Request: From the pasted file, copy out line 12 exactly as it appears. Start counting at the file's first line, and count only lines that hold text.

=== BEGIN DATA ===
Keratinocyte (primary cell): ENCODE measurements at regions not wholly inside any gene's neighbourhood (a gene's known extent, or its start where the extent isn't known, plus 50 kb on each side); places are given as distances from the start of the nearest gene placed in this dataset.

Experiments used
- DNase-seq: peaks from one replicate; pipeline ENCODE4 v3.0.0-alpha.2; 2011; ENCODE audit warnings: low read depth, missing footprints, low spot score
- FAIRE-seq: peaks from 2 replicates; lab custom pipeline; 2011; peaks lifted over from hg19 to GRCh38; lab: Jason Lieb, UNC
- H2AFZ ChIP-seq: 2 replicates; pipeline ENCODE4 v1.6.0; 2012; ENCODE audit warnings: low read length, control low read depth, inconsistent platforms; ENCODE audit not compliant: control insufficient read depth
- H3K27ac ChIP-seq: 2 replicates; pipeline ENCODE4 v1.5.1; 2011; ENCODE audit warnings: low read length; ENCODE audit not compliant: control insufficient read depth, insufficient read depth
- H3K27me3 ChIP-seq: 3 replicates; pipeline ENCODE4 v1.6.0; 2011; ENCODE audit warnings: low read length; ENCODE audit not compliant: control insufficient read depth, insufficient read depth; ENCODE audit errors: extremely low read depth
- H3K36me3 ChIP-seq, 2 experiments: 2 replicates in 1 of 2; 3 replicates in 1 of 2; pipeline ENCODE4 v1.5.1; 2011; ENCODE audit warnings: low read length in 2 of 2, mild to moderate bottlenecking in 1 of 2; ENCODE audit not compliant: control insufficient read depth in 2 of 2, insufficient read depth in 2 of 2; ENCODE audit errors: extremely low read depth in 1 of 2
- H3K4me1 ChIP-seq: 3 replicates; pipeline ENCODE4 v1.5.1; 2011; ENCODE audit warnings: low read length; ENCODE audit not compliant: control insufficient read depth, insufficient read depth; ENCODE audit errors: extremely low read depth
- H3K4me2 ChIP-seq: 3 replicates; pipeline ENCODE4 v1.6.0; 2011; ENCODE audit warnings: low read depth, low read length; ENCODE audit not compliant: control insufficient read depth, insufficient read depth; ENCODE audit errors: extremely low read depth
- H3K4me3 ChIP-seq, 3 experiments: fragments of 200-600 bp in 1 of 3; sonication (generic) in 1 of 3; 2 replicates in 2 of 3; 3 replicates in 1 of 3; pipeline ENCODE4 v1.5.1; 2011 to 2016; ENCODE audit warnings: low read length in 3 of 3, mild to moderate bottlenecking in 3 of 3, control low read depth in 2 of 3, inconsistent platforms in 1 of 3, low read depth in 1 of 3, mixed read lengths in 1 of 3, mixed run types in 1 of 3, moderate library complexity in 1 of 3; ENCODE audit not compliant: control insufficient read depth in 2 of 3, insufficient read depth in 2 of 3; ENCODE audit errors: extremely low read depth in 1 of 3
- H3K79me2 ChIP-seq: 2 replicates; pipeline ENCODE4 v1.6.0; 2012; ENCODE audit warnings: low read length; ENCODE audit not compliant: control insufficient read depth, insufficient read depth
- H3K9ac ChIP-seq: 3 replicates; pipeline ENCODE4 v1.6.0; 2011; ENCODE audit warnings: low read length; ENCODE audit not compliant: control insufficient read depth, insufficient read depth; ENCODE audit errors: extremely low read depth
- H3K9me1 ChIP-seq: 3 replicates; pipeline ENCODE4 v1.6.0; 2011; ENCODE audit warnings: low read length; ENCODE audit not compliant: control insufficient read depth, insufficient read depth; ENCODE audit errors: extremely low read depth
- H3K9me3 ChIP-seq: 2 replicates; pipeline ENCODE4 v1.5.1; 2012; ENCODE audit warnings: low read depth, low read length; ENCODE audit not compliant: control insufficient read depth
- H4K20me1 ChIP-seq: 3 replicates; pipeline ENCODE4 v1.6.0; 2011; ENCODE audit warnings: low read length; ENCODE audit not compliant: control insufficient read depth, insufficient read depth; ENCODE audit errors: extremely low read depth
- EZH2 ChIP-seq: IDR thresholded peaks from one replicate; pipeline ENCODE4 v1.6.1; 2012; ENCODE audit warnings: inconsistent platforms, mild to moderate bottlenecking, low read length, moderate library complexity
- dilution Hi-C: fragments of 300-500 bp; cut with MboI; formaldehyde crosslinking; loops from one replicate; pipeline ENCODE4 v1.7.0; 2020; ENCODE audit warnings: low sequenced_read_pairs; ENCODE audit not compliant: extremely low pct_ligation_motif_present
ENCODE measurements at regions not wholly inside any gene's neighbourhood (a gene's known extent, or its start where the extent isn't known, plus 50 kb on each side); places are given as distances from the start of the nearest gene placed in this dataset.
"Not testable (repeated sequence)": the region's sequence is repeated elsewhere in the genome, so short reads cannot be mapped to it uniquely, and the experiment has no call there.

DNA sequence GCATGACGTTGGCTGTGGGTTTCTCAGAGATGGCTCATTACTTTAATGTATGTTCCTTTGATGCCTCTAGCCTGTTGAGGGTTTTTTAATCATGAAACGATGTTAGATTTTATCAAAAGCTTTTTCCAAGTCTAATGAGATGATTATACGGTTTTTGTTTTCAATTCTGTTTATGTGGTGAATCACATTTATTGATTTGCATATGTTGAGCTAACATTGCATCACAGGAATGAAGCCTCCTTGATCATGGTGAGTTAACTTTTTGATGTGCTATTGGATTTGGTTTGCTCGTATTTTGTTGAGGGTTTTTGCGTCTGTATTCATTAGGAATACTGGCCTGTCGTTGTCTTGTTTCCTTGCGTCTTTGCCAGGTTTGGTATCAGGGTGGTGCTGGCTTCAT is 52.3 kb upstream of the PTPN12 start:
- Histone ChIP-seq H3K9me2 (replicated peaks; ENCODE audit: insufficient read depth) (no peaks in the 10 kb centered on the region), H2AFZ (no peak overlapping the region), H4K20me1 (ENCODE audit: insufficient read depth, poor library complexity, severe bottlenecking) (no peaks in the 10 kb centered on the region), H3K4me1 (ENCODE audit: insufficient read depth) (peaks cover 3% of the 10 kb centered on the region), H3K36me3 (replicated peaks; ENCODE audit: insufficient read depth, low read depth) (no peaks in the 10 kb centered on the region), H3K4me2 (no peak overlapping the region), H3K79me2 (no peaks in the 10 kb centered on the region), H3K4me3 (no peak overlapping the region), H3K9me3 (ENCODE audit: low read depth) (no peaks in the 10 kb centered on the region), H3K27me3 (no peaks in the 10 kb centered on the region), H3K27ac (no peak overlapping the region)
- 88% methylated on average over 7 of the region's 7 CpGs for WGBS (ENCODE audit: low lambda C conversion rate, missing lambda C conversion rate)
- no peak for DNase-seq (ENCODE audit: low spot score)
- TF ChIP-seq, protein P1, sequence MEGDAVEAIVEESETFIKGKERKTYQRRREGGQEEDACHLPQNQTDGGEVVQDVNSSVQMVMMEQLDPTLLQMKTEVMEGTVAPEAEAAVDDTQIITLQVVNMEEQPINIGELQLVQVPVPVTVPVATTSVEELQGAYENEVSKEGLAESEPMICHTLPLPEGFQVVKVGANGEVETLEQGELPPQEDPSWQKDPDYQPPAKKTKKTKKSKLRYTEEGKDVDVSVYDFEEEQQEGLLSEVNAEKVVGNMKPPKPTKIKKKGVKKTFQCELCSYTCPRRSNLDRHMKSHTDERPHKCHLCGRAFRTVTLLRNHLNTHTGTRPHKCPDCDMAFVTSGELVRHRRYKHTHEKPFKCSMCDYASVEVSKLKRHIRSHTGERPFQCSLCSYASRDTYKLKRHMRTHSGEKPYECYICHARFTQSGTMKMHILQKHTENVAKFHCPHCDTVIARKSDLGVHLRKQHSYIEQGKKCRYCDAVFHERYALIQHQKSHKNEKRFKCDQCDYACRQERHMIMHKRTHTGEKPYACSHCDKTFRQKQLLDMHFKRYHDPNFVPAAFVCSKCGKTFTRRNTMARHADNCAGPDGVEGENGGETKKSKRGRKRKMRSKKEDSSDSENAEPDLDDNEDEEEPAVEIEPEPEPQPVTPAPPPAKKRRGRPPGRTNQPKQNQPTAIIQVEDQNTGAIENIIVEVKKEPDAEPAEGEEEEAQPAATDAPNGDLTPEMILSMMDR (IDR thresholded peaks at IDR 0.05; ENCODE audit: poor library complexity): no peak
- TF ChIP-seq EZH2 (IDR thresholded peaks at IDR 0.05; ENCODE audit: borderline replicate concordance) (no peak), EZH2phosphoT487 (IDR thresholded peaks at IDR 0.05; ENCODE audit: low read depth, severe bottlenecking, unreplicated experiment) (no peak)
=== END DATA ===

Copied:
- H3K79me2 ChIP-seq: 2 replicates; pipeline ENCODE4 v1.6.0; 2012; ENCODE audit warnings: low read length; ENCODE audit not compliant: control insufficient read depth, insufficient read depth